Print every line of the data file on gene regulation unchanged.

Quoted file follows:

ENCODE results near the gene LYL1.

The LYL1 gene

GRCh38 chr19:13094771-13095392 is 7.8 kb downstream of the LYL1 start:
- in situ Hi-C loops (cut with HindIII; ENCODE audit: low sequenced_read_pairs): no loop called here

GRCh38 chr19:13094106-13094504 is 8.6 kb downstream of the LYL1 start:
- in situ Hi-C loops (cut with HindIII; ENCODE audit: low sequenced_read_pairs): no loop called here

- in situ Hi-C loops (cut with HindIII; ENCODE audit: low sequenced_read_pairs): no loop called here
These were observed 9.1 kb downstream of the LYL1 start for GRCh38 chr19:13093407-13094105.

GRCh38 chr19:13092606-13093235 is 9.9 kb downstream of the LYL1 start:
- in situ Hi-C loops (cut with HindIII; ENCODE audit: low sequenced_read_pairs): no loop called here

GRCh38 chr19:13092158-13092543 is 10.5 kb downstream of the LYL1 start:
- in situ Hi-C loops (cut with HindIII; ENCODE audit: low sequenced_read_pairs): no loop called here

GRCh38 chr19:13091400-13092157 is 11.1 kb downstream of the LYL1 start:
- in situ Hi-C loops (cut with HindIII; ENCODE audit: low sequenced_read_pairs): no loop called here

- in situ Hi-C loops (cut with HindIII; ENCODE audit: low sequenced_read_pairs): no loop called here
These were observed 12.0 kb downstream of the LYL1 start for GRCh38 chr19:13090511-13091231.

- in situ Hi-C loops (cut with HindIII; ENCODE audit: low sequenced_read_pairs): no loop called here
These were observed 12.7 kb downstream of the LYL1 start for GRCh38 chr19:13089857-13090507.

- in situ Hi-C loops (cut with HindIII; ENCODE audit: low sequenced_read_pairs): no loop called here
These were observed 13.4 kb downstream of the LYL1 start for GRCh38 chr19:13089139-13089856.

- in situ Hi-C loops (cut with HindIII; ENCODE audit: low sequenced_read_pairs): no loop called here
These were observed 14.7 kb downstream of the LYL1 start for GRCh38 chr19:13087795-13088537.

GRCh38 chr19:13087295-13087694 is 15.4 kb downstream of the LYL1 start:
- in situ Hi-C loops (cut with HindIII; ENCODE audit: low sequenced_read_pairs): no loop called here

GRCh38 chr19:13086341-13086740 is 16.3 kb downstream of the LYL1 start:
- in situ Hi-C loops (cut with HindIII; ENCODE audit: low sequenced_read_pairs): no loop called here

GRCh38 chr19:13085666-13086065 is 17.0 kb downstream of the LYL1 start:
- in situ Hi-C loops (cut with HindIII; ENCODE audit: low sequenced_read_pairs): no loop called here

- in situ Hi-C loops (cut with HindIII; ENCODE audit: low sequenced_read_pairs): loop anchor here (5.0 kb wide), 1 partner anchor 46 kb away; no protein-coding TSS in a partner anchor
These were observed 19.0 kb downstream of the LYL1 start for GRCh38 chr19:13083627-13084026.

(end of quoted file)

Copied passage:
ENCODE results near the gene LYL1.

The LYL1 gene

GRCh38 chr19:13094771-13095392 is 7.8 kb downstream of the LYL1 start:
- in situ Hi-C loops (cut with HindIII; ENCODE audit: low sequenced_read_pairs): no loop called here

GRCh38 chr19:13094106-13094504 is 8.6 kb downstream of the LYL1 start:
- in situ Hi-C loops (cut with HindIII; ENCODE audit: low sequenced_read_pairs): no loop called here

- in situ Hi-C loops (cut with HindIII; ENCODE audit: low sequenced_read_pairs): no loop called here
These were observed 9.1 kb downstream of the LYL1 start for GRCh38 chr19:13093407-13094105.

GRCh38 chr19:13092606-13093235 is 9.9 kb downstream of the LYL1 start:
- in situ Hi-C loops (cut with HindIII; ENCODE audit: low sequenced_read_pairs): no loop called here

GRCh38 chr19:13092158-13092543 is 10.5 kb downstream of the LYL1 start:
- in situ Hi-C loops (cut with HindIII; ENCODE audit: low sequenced_read_pairs): no loop called here

GRCh38 chr19:13091400-13092157 is 11.1 kb downstream of the LYL1 start:
- in situ Hi-C loops (cut with HindIII; ENCODE audit: low sequenced_read_pairs): no loop called here

- in situ Hi-C loops (cut with HindIII; ENCODE audit: low sequenced_read_pairs): no loop called here
These were observed 12.0 kb downstream of the LYL1 start for GRCh38 chr19:13090511-13091231.

- in situ Hi-C loops (cut with HindIII; ENCODE audit: low sequenced_read_pairs): no loop called here
These were observed 12.7 kb downstream of the LYL1 start for GRCh38 chr19:13089857-13090507.

- in situ Hi-C loops (cut with HindIII; ENCODE audit: low sequenced_read_pairs): no loop called here
These were observed 13.4 kb downstream of the LYL1 start for GRCh38 chr19:13089139-13089856.

- in situ Hi-C loops (cut with HindIII; ENCODE audit: low sequenced_read_pairs): no loop called here
These were observed 14.7 kb downstream of the LYL1 start for GRCh38 chr19:13087795-13088537.

GRCh38 chr19:13087295-13087694 is 15.4 kb downstream of the LYL1 start:
- in situ Hi-C loops (cut with HindIII; ENCODE audit: low sequenced_read_pairs): no loop called here

GRCh38 chr19:13086341-13086740 is 16.3 kb downstream of the LYL1 start:
- in situ Hi-C loops (cut with HindIII; ENCODE audit: low sequenced_read_pairs): no loop called here

GRCh38 chr19:13085666-13086065 is 17.0 kb downstream of the LYL1 start:
- in situ Hi-C loops (cut with HindIII; ENCODE audit: low sequenced_read_pairs): no loop called here

- in situ Hi-C loops (cut with HindIII; ENCODE audit: low sequenced_read_pairs): loop anchor here (5.0 kb wide), 1 partner anchor 46 kb away; no protein-coding TSS in a partner anchor
These were observed 19.0 kb downstream of the LYL1 start for GRCh38 chr19:13083627-13084026.